Court approves law firm’s ethical screen

When a lawyer for an opposing party joined its firm, Lloyd Burns McInnis LLP faced a real possibility of removal from a case due to a conflict of interest. But in an exemplary case of a timely ethical screen, the firm was allowed to stay on the case this week despite its small size and close working relationships between its lawyers.

Lloyd Burns McInnis is representing AIG Insurance Co. in a class action coverage dispute with the Ontario government. The firm’s new lawyer, Michael Foulds, represented Ontario in the same matter while he worked at Theall Group LLP. Foulds now spends 50 to 60 per cent of his time working with his colleague Douglas McInnis, who is representing AIG in the Ontario-AIG matter. In fact, McInnis and Foulds work together on other files involving AIG.

Despite the province’s argument there’s a high risk of an inadvertent leak of confidential information from Foulds to McInnis, Justice Alfred O’Marra found Lloyd Burns McInnis put up a sufficient ethical screen at the right time to significantly reduce this risk.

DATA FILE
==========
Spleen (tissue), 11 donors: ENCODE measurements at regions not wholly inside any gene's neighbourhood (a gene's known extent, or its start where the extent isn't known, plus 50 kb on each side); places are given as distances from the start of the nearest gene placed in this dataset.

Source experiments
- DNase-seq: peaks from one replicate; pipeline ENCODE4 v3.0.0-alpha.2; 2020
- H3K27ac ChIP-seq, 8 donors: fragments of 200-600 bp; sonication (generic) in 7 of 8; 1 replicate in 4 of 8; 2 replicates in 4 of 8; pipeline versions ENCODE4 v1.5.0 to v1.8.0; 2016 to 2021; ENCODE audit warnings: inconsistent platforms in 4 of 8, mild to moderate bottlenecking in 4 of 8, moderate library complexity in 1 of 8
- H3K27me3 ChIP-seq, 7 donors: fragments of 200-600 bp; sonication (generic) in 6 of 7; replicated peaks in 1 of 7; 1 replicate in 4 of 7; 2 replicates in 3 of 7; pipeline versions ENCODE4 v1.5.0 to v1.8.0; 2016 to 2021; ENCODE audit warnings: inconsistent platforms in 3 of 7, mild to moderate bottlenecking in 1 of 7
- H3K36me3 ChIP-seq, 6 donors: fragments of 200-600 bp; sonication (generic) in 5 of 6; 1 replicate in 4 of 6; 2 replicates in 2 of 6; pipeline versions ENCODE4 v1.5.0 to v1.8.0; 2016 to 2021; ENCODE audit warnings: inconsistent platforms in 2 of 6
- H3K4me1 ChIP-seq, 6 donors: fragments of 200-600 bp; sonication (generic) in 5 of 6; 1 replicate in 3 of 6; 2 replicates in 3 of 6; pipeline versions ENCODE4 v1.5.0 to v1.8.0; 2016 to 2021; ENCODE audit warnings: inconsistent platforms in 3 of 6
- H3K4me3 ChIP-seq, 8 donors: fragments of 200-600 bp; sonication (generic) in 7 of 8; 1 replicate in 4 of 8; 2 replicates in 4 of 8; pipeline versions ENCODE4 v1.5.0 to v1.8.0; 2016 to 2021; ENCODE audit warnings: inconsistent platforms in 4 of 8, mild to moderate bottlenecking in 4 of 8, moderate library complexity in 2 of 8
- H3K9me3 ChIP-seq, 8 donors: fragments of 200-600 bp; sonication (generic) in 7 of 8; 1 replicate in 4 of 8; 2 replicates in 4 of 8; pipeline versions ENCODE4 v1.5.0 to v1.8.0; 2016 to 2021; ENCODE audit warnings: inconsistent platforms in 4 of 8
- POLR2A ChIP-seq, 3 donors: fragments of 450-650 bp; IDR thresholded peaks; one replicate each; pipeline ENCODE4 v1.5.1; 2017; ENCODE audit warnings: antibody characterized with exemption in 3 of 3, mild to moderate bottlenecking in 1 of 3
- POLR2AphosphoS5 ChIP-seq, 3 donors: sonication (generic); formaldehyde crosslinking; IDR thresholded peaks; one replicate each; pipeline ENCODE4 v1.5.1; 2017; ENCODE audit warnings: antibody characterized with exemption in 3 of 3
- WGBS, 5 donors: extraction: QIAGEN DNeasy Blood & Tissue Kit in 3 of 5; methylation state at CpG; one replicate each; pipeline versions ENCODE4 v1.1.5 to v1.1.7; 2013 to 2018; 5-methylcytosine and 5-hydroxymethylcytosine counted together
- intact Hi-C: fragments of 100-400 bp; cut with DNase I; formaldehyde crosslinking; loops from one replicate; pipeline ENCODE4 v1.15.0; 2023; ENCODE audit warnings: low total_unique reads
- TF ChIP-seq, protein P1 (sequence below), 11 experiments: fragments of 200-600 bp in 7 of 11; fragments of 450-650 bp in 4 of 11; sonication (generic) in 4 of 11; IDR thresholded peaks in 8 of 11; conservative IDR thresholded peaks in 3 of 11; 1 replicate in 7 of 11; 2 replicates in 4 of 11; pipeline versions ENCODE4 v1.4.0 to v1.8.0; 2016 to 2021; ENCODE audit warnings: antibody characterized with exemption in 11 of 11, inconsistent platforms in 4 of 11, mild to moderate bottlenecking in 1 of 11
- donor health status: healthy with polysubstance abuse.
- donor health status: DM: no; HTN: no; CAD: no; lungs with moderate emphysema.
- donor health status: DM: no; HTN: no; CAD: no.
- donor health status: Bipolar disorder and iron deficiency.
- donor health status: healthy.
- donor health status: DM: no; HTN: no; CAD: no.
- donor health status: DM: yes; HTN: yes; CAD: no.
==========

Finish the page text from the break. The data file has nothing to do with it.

“LBM has been pro-active in minimizing the risk of disclosure of confidential information,” the judge said.

“In considering the timely and comprehensive compliance by LBM with the institutional measures set out in the guidelines, in addition to appointment of a supervising senior partner, and isolating Mr. Foulds from any Ontario-AIG matters, I find that a reasonably informed person would be satisfied that the use of confidential information had not occurred or would likely occur, and it is in the interests of justice to allow Mr. McInnis to remain as AIG’s counsel of choice.”

Lloyd Burns McInnis also consulted with Theall Group about its ethical screen before Foulds’ arrival at the firm. It banned all communication between Foulds and other staff regarding the case with serious penalties for breaching the ban.

Davis LLP lawyer Gavin MacKenzie, who represented Lloyd Burns McInnis, says even large law firms can take notes from the steps the firm took in this case.

“I think it’s a good example for small firms and large,” he says, adding if large firms follow the same approach, “it’s highly likely” that the courts will be satisfied.

O’Marra said the requirement for a sufficient ethical screen is not a complete lack of interaction between the tainted lawyer and other lawyers working on the case, which would be impossible in a small law firm context.

“Even with the ethical screen in place, the absolute prevention of inadvertent disclosure can never be assured,” he said. “Inadvertent disclosure could occur in even the most structured of professional environments. The issue is whether reasonable precautions have been taken to minimize the risk.”

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